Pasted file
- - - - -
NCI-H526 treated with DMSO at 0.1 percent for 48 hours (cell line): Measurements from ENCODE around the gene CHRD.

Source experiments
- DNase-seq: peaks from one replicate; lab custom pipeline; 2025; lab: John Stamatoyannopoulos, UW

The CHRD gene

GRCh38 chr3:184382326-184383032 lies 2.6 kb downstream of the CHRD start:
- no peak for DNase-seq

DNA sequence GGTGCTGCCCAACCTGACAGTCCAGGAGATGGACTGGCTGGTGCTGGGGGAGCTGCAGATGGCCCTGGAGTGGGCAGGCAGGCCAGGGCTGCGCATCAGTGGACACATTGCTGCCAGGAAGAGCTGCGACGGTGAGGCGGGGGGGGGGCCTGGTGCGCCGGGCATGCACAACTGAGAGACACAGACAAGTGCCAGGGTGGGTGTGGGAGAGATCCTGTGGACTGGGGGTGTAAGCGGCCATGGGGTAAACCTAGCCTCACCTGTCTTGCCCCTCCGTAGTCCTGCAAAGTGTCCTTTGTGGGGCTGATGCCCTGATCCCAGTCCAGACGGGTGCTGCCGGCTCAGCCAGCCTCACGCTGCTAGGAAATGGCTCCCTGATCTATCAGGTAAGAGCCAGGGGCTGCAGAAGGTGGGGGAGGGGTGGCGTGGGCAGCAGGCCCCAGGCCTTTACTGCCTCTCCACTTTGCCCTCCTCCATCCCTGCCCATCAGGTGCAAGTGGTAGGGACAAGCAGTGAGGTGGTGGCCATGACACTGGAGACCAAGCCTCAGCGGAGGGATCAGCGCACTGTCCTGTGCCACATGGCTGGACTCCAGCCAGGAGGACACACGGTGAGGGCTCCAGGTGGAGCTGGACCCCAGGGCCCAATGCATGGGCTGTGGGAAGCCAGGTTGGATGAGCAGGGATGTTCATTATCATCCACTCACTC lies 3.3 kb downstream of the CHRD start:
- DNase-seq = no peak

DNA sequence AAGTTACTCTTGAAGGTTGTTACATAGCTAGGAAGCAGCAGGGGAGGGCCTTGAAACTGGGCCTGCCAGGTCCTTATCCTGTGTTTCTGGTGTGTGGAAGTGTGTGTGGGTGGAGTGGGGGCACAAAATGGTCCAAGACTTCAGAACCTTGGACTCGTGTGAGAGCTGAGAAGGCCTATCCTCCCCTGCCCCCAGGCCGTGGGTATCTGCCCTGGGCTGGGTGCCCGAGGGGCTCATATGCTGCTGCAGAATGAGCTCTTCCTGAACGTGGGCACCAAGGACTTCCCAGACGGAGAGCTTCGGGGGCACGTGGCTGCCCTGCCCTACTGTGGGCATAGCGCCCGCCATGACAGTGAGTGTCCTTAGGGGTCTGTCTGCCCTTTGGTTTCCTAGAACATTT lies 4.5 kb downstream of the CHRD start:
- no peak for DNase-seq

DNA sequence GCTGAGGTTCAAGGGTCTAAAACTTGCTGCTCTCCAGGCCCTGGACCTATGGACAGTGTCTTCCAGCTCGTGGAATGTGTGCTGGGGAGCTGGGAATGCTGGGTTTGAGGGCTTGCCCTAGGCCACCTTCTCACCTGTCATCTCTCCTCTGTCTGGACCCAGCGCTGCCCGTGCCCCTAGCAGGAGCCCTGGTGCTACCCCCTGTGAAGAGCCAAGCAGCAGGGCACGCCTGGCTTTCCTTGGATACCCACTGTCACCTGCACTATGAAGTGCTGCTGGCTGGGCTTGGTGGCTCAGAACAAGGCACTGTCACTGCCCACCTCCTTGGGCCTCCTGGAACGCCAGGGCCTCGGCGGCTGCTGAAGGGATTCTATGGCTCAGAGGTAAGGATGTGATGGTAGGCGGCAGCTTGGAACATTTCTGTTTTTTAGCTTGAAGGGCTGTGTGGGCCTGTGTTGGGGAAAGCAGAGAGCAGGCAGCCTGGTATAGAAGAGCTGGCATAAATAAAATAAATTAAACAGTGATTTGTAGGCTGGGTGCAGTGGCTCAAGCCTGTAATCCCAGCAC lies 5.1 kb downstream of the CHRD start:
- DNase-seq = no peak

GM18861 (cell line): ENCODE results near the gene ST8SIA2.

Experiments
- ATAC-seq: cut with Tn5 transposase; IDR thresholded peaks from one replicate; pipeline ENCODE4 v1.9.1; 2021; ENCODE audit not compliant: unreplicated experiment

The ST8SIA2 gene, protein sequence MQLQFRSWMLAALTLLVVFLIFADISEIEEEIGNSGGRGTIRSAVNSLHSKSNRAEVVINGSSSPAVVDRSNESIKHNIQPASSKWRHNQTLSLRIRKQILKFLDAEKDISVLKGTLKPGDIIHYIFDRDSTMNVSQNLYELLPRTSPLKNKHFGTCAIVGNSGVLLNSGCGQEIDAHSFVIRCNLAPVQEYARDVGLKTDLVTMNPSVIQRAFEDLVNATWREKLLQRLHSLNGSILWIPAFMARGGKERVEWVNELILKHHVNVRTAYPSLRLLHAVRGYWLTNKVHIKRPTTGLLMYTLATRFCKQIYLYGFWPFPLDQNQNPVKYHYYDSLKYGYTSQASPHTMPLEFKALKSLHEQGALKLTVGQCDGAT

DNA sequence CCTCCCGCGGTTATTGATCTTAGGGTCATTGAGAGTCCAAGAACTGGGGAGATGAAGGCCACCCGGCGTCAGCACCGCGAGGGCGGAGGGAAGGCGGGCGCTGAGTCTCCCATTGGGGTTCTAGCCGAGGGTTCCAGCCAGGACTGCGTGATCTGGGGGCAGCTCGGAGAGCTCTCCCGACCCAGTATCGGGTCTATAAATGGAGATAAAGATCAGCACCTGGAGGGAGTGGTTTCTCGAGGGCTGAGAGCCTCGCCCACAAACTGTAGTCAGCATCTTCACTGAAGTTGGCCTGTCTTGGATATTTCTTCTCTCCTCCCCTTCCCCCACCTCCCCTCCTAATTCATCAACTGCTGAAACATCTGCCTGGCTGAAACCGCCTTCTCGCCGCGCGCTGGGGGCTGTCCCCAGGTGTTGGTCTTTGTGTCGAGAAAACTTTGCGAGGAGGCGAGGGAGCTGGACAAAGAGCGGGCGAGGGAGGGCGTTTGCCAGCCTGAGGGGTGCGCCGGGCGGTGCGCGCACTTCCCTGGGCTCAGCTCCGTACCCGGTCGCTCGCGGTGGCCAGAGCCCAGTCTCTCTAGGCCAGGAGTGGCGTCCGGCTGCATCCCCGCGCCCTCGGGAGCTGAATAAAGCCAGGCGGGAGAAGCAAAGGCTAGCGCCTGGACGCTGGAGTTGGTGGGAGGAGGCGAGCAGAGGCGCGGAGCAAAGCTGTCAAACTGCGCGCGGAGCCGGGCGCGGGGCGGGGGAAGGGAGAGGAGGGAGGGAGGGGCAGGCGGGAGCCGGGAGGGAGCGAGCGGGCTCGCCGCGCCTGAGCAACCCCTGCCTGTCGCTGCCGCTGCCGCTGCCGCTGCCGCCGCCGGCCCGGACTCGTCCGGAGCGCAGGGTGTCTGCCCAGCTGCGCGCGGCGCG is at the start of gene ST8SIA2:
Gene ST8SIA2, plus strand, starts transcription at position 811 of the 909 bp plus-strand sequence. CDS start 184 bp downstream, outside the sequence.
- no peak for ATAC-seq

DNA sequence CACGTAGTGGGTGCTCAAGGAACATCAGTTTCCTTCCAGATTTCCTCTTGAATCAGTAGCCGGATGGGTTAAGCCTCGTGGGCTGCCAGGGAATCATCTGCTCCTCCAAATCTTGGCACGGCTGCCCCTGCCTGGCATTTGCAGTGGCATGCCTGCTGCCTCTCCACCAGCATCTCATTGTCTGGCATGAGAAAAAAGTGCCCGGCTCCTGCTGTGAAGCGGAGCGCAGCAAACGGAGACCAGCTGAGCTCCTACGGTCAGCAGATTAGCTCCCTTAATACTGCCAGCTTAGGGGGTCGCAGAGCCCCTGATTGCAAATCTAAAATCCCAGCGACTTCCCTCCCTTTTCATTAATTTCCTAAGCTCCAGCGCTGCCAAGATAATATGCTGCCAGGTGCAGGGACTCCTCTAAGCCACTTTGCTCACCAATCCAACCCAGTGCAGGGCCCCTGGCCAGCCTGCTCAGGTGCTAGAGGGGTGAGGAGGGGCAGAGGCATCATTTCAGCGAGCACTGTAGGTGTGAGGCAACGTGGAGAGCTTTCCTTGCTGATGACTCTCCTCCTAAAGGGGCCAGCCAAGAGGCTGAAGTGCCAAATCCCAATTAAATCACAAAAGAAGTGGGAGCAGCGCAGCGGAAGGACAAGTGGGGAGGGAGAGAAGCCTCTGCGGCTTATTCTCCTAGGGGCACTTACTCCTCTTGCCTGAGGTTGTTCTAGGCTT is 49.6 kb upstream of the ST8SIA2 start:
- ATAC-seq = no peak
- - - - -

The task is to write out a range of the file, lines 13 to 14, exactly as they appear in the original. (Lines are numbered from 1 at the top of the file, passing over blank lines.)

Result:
GM18861 (cell line): ENCODE results near the gene ST8SIA2.

Experiments